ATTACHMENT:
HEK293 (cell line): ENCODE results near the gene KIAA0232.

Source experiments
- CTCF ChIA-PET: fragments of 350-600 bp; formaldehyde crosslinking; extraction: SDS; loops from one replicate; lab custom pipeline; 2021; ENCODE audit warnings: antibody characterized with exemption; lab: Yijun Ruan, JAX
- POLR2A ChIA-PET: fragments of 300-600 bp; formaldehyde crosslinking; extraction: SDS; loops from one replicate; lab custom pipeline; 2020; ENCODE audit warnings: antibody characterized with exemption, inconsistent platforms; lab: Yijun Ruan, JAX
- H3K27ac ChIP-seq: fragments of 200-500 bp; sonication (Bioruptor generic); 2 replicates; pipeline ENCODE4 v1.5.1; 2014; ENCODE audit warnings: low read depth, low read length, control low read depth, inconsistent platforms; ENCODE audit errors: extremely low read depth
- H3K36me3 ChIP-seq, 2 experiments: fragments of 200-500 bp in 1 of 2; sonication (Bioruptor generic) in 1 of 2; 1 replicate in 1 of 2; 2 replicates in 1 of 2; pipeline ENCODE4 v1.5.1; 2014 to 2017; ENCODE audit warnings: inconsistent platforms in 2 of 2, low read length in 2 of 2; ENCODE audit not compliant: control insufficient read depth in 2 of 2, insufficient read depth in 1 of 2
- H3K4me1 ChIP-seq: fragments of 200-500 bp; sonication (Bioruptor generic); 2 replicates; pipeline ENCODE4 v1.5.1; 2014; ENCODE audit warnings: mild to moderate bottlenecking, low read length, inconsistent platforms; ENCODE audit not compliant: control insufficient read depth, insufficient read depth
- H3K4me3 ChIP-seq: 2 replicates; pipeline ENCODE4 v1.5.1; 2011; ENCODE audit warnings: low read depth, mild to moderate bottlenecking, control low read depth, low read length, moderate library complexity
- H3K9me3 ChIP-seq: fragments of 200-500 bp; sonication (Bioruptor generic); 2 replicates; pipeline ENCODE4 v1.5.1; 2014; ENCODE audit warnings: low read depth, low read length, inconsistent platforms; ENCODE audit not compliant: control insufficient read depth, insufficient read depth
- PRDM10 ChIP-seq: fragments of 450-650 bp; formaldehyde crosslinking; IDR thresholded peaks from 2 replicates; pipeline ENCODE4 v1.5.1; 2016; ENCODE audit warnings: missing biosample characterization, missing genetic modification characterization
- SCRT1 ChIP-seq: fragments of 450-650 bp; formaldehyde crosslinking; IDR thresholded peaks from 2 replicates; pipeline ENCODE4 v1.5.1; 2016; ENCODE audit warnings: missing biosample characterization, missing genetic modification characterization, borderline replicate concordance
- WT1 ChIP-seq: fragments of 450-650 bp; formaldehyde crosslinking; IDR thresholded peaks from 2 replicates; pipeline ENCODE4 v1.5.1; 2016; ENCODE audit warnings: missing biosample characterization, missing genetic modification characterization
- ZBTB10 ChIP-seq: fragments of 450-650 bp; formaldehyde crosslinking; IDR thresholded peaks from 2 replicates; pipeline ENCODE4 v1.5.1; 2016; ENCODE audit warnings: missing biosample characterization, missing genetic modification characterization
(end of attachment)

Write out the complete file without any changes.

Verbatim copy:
HEK293 (cell line): ENCODE results near the gene KIAA0232.

Source experiments
- CTCF ChIA-PET: fragments of 350-600 bp; formaldehyde crosslinking; extraction: SDS; loops from one replicate; lab custom pipeline; 2021; ENCODE audit warnings: antibody characterized with exemption; lab: Yijun Ruan, JAX
- POLR2A ChIA-PET: fragments of 300-600 bp; formaldehyde crosslinking; extraction: SDS; loops from one replicate; lab custom pipeline; 2020; ENCODE audit warnings: antibody characterized with exemption, inconsistent platforms; lab: Yijun Ruan, JAX
- H3K27ac ChIP-seq: fragments of 200-500 bp; sonication (Bioruptor generic); 2 replicates; pipeline ENCODE4 v1.5.1; 2014; ENCODE audit warnings: low read depth, low read length, control low read depth, inconsistent platforms; ENCODE audit errors: extremely low read depth
- H3K36me3 ChIP-seq, 2 experiments: fragments of 200-500 bp in 1 of 2; sonication (Bioruptor generic) in 1 of 2; 1 replicate in 1 of 2; 2 replicates in 1 of 2; pipeline ENCODE4 v1.5.1; 2014 to 2017; ENCODE audit warnings: inconsistent platforms in 2 of 2, low read length in 2 of 2; ENCODE audit not compliant: control insufficient read depth in 2 of 2, insufficient read depth in 1 of 2
- H3K4me1 ChIP-seq: fragments of 200-500 bp; sonication (Bioruptor generic); 2 replicates; pipeline ENCODE4 v1.5.1; 2014; ENCODE audit warnings: mild to moderate bottlenecking, low read length, inconsistent platforms; ENCODE audit not compliant: control insufficient read depth, insufficient read depth
- H3K4me3 ChIP-seq: 2 replicates; pipeline ENCODE4 v1.5.1; 2011; ENCODE audit warnings: low read depth, mild to moderate bottlenecking, control low read depth, low read length, moderate library complexity
- H3K9me3 ChIP-seq: fragments of 200-500 bp; sonication (Bioruptor generic); 2 replicates; pipeline ENCODE4 v1.5.1; 2014; ENCODE audit warnings: low read depth, low read length, inconsistent platforms; ENCODE audit not compliant: control insufficient read depth, insufficient read depth
- PRDM10 ChIP-seq: fragments of 450-650 bp; formaldehyde crosslinking; IDR thresholded peaks from 2 replicates; pipeline ENCODE4 v1.5.1; 2016; ENCODE audit warnings: missing biosample characterization, missing genetic modification characterization
- SCRT1 ChIP-seq: fragments of 450-650 bp; formaldehyde crosslinking; IDR thresholded peaks from 2 replicates; pipeline ENCODE4 v1.5.1; 2016; ENCODE audit warnings: missing biosample characterization, missing genetic modification characterization, borderline replicate concordance
- WT1 ChIP-seq: fragments of 450-650 bp; formaldehyde crosslinking; IDR thresholded peaks from 2 replicates; pipeline ENCODE4 v1.5.1; 2016; ENCODE audit warnings: missing biosample characterization, missing genetic modification characterization
- ZBTB10 ChIP-seq: fragments of 450-650 bp; formaldehyde crosslinking; IDR thresholded peaks from 2 replicates; pipeline ENCODE4 v1.5.1; 2016; ENCODE audit warnings: missing biosample characterization, missing genetic modification characterization